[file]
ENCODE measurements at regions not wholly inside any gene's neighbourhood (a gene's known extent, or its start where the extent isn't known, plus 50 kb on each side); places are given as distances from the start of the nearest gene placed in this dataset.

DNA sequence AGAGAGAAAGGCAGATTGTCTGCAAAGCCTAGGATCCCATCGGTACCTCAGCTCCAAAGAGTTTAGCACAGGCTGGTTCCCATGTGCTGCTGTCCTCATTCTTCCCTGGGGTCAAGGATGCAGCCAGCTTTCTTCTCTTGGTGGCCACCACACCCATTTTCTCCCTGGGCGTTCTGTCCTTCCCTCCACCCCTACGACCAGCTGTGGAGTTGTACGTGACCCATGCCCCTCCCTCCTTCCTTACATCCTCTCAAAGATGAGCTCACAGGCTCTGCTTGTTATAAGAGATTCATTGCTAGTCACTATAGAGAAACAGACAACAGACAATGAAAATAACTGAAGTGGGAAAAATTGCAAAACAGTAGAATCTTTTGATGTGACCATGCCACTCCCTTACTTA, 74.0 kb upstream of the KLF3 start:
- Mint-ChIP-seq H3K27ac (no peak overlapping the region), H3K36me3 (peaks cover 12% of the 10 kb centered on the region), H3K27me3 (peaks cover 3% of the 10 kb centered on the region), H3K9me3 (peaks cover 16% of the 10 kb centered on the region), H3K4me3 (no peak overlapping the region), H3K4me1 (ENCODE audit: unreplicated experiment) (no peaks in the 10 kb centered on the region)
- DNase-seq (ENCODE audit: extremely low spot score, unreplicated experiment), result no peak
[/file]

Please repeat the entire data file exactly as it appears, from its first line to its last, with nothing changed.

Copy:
ENCODE measurements at regions not wholly inside any gene's neighbourhood (a gene's known extent, or its start where the extent isn't known, plus 50 kb on each side); places are given as distances from the start of the nearest gene placed in this dataset.

DNA sequence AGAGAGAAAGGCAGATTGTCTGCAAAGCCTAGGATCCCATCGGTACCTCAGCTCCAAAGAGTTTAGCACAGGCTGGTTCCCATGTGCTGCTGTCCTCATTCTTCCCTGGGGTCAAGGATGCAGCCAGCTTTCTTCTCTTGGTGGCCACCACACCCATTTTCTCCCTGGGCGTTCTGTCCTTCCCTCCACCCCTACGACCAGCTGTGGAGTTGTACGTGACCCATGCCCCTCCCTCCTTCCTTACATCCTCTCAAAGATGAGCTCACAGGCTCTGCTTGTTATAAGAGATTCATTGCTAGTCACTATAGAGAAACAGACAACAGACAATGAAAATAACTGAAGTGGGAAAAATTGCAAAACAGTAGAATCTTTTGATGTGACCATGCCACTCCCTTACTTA, 74.0 kb upstream of the KLF3 start:
- Mint-ChIP-seq H3K27ac (no peak overlapping the region), H3K36me3 (peaks cover 12% of the 10 kb centered on the region), H3K27me3 (peaks cover 3% of the 10 kb centered on the region), H3K9me3 (peaks cover 16% of the 10 kb centered on the region), H3K4me3 (no peak overlapping the region), H3K4me1 (ENCODE audit: unreplicated experiment) (no peaks in the 10 kb centered on the region)
- DNase-seq (ENCODE audit: extremely low spot score, unreplicated experiment), result no peak